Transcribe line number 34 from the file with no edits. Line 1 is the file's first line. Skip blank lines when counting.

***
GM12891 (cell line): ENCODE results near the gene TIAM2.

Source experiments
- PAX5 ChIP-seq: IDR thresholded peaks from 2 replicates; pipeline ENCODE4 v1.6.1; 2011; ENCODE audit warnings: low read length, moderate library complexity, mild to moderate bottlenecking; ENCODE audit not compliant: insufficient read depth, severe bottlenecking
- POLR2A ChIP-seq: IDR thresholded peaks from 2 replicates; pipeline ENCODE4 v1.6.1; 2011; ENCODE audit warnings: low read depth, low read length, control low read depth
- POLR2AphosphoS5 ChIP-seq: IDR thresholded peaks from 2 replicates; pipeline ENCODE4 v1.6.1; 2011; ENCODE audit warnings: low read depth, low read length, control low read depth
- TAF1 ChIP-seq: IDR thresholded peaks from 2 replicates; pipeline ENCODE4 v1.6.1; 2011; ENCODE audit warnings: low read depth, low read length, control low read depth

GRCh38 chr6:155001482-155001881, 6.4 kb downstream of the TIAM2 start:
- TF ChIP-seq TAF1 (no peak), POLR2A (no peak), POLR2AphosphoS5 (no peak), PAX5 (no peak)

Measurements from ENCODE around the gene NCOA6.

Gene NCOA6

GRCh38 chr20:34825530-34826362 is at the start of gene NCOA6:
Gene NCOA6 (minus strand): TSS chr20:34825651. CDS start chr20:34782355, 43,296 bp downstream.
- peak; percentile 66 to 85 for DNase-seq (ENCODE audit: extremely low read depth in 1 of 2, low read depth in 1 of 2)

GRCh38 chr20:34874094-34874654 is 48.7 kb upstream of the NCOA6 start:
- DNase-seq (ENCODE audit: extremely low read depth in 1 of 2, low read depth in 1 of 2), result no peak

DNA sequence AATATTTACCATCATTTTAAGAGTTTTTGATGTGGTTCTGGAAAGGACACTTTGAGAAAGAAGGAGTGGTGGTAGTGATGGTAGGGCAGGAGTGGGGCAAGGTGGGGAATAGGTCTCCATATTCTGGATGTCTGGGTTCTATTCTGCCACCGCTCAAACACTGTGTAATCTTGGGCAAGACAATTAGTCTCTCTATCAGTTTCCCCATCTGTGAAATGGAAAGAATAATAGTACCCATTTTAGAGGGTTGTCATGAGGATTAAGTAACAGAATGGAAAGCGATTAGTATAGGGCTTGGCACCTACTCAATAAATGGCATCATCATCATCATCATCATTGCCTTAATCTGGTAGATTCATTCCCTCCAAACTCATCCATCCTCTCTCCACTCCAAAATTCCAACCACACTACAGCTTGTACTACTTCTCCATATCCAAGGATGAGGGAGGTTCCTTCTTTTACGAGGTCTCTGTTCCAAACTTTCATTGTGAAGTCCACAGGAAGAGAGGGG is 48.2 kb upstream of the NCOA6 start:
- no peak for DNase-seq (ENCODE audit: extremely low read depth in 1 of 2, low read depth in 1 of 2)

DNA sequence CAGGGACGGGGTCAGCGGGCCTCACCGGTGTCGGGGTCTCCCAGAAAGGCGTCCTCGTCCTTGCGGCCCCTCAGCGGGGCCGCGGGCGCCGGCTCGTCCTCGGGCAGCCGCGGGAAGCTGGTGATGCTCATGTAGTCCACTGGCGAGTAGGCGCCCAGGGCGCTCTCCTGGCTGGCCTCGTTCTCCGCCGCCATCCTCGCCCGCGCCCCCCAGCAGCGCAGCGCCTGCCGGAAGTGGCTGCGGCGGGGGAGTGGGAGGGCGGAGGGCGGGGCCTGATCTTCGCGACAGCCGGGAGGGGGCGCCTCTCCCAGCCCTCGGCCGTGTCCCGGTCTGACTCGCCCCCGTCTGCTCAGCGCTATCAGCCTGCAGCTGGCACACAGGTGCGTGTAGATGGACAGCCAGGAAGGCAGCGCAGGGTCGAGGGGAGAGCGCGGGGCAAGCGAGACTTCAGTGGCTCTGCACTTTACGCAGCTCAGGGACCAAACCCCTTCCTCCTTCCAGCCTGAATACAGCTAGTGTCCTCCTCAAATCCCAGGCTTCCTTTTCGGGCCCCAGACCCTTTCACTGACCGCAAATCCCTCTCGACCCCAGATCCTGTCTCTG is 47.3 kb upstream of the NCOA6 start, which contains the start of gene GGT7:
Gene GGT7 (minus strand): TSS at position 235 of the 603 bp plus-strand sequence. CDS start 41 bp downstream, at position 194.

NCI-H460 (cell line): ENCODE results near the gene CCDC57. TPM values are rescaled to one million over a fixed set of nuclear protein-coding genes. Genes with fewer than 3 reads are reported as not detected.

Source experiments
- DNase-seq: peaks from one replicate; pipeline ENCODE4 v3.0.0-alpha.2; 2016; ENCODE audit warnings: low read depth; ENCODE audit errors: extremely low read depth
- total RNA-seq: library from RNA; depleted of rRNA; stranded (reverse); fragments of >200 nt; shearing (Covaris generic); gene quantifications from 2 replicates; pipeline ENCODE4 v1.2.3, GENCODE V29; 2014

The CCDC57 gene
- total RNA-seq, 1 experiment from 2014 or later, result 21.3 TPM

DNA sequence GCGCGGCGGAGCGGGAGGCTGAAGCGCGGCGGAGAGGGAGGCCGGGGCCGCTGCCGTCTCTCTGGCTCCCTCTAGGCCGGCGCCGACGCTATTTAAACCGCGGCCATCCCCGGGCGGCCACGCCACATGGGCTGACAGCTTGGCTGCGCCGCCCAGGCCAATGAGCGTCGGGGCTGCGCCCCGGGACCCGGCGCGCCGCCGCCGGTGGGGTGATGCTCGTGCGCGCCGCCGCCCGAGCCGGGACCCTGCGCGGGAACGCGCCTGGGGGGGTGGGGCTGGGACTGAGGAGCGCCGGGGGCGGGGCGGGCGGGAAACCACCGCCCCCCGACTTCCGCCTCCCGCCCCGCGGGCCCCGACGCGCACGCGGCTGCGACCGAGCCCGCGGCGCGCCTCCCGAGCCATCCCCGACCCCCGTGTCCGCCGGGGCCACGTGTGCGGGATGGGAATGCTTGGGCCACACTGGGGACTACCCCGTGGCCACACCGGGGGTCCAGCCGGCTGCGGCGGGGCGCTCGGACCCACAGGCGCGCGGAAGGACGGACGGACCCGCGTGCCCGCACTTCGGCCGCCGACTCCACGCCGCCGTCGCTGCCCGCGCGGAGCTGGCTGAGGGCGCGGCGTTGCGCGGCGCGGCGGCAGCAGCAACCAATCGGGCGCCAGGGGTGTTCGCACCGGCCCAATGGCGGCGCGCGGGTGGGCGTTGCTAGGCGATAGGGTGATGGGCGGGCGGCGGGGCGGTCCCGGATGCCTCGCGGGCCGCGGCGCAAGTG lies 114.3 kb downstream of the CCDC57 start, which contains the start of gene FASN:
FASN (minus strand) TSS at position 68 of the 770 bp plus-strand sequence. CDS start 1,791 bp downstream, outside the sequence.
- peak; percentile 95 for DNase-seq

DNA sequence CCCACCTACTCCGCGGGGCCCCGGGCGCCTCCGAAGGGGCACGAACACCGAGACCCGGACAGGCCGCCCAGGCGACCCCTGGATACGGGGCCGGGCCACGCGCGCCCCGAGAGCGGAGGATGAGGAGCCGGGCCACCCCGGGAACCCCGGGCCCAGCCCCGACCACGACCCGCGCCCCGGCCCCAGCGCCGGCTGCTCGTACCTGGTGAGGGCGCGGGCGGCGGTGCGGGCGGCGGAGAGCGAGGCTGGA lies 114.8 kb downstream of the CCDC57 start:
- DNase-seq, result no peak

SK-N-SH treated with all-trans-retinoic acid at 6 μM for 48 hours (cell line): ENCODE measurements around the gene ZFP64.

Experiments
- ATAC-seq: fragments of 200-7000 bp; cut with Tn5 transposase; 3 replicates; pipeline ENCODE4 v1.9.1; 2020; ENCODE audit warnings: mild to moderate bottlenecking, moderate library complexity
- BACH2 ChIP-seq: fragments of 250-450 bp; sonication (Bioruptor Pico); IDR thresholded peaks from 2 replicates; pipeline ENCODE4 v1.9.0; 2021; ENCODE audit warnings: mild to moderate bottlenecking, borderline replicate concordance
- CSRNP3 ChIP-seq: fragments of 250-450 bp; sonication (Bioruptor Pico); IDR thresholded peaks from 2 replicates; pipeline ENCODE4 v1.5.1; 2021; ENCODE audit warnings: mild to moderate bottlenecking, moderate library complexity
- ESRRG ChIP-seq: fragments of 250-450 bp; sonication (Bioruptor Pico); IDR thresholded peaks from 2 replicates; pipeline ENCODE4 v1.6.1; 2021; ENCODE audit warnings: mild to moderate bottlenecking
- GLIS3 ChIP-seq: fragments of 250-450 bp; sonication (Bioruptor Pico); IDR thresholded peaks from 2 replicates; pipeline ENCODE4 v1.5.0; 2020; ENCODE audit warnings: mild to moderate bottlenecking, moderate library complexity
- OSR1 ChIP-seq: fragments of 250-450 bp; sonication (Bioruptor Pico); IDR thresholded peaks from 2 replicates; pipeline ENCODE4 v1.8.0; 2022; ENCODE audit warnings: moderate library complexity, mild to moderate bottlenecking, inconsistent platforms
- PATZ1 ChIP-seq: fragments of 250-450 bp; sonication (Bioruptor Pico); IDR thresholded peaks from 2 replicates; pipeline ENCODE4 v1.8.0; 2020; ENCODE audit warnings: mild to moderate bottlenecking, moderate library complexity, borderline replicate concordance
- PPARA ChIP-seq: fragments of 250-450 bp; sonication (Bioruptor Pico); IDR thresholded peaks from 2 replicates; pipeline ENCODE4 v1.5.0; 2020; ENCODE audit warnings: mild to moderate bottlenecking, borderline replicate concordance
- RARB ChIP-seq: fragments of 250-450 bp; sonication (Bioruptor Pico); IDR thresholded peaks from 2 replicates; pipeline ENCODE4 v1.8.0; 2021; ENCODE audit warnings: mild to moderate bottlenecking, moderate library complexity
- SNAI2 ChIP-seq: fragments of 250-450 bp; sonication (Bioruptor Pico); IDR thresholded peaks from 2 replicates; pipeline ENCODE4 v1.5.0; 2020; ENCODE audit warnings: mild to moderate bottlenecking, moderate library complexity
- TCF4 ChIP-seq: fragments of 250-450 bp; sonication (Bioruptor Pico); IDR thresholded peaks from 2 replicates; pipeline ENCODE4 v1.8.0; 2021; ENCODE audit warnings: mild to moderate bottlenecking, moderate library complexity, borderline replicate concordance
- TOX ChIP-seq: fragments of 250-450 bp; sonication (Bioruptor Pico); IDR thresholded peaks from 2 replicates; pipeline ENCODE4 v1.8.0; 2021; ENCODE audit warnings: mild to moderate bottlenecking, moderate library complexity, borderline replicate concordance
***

- BACH2 ChIP-seq: fragments of 250-450 bp; sonication (Bioruptor Pico); IDR thresholded peaks from 2 replicates; pipeline ENCODE4 v1.9.0; 2021; ENCODE audit warnings: mild to moderate bottlenecking, borderline replicate concordance